This alert is up-to-date as at 18:00 (GMT) on Friday 17 April 2020. This update serves as a follow up to the series of alerts issued since 23 March 2020. This does not constitute an exhaustive list of measures proposed by the UK Government. The public guidance is being continually updated by the UK Government, HM Treasury and the Bank of England which is being closely monitored.

HMRC has issued  several important clarifications in respect of the Coronavirus Job Retention Scheme (known as the Furlough Scheme) (“CJRS”) and its practical operation (further information can be found here and here). For more information on what the CJRS is, please see our previous alerts published on 23 March30 March8 April, and 14 April 2020.

A summary of the important changes and/or points of clarification since the previous HMRC guidance on 9 April 2020 is as follows:

Updates

A summary of the important changes and/or points of clarification since the previous HMRC guidance of 9 April 2020 is as follows:

  • The CJRS has now been extended to cover furloughed employees’ wages until 30 June 2020
  • The eligibility date has been extended to 19 March 2020:

The qualifying date for employees to be on payroll has been changed from 28 February 2020 to 19 March 2020. The payroll scheme must have been notified to HMRC on a RTI (Real Time Information) submission on or before 19 March 2020.

  • Written agreement with furloughed employees is now required

For CJRS purposes, an employee will only be treated as being furloughed if the employee has been instructed by the employer and the employee has agreed with the employer in writing to cease all work in relation to their employment. The previous guidance merely stated that employees had to be notified in writing.

Consequently, without a written agreement, claims under the CJRS are likely to fail. In practice, most employers have implemented a reduction in salary and so will be covered but if employees have only been notified and not agreed in writing (an email is fine), employers should immediately seek employee agreement. It may be that funds are claimable only with respect to the time after which the employee has agreed.

  • Instruction to cease working must be given by reason of circumstances arising as a result of coronavirus or coronavirus disease:

It is no longer necessary for an employer to show that the furloughed employees would otherwise have been made redundant.

  • Instruction to cease working can exclude training activities directly relevant to an employee’s employment agreed between employer and  employee before being undertaken: 

Employers should ensure that any training activities undertaken by furloughed employees are agreed with the employees in advance and documented in writing.

  • Furloughed directors:

There is a very narrow interpretation of directors' duties that can be undertaken on furlough.

This means furloughed directors can only undertake work to fulfil a duty or other obligation arising from an Act of Parliament relating to the filing of company's accounts or provision of other information relating to the administration of the director's company.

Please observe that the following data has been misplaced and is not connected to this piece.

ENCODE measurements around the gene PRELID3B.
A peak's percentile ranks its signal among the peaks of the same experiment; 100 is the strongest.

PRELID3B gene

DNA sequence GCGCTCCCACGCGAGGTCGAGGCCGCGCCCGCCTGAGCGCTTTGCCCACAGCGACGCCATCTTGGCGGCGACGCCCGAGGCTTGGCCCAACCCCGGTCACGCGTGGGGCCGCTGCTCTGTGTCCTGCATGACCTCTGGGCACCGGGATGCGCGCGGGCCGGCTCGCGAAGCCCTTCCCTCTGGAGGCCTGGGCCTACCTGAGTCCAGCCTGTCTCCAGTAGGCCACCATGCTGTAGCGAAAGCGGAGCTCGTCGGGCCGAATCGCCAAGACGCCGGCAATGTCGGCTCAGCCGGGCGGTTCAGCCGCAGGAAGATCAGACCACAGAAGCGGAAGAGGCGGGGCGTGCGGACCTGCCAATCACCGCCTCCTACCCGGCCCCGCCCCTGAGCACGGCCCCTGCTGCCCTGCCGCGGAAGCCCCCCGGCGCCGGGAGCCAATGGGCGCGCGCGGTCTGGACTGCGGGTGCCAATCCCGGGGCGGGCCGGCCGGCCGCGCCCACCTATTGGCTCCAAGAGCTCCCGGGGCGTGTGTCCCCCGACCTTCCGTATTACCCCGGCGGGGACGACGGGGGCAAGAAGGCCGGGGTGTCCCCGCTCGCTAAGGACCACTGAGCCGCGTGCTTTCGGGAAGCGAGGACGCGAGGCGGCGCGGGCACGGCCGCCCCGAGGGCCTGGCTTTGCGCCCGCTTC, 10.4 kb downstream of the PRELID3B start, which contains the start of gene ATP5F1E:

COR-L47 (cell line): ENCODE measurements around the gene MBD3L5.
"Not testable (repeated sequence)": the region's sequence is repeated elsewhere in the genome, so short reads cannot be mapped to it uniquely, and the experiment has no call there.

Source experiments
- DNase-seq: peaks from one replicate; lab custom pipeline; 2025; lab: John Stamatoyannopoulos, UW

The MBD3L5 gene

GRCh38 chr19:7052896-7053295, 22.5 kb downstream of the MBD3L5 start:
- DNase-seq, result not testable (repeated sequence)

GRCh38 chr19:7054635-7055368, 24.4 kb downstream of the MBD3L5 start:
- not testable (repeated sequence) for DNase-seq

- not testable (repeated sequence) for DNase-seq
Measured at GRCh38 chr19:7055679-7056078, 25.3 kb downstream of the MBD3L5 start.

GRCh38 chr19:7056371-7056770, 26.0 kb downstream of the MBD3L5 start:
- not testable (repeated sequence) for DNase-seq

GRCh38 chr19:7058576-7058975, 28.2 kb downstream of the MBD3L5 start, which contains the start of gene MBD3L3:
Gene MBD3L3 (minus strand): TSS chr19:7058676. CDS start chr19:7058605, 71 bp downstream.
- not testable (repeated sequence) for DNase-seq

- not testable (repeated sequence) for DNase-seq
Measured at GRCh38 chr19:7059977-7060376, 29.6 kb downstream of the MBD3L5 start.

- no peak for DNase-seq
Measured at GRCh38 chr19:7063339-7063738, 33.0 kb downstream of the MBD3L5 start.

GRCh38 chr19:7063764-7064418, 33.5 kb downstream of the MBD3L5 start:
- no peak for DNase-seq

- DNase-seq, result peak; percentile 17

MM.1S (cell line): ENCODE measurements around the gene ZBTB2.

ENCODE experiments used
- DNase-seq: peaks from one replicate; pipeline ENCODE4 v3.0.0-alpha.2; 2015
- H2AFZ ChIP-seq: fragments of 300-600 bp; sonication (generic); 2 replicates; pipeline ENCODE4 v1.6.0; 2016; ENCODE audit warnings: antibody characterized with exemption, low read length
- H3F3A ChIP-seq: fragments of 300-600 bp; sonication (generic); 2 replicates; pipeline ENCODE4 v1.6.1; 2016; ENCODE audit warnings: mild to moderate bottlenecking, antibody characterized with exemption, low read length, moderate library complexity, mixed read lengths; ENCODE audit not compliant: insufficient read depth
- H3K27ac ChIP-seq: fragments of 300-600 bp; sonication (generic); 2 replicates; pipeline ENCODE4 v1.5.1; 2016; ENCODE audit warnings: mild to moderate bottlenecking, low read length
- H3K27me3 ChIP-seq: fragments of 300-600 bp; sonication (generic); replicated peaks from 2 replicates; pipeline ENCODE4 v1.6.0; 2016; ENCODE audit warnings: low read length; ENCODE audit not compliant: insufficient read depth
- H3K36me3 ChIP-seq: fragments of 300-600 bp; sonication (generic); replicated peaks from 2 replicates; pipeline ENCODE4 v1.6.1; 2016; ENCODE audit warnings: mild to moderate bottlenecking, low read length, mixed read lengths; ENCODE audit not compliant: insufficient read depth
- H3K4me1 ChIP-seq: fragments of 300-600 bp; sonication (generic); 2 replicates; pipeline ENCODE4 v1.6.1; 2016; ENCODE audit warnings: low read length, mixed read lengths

• "Regular wages" clarification:

CJRS claims for employees paid a regular wage or salary employer must not include performance-related or discretionary bonus, conditional payments (for example where a threshold must be met) tips or any non-financial benefits.

  • Statutory benefits clarification:

CJRS claims must not include amounts of specified statutory benefits (e.g. maternity, adoption or shared parental pay) payable during the employee’s period of furlough and the amount of the claim must be correspondingly reduced.

  • TUPE transfers clarification:

If a TUPE transfer takes place after 19 March, the new employer will potentially be eligible to claim under the CJRS for some or all of the transferring employees, even if the new employer did not have a qualifying PAYE scheme on 19 March, provided that the employees were included in a qualifying PAYE scheme of the former employer immediately before the transfer.

  • Annual leave - partial clarification:

Employer’s Guidance updated that employees may take annual leave during furlough which employers should pay at 100% salary. Employer’s Guidance still silent on whether employers can require employees to take annual leave during furlough. 

 

If you have any questions, or for further information please reach out to Nicola KerrMark DorffCharlotte Møller or Max Binney.

 

The views expressed herein are solely the views of the authors and do not represent the views of Brown Rudnick LLP, those parties represented by the authors, or those parties represented by Brown Rudnick LLP.  Specific legal advice depends on the facts of each situation and may vary from situation to situation.  Information contained in this article is not intended to constitute legal advice by the authors or the lawyers at Brown Rudnick LLP, and it does not establish a lawyer-client relationship.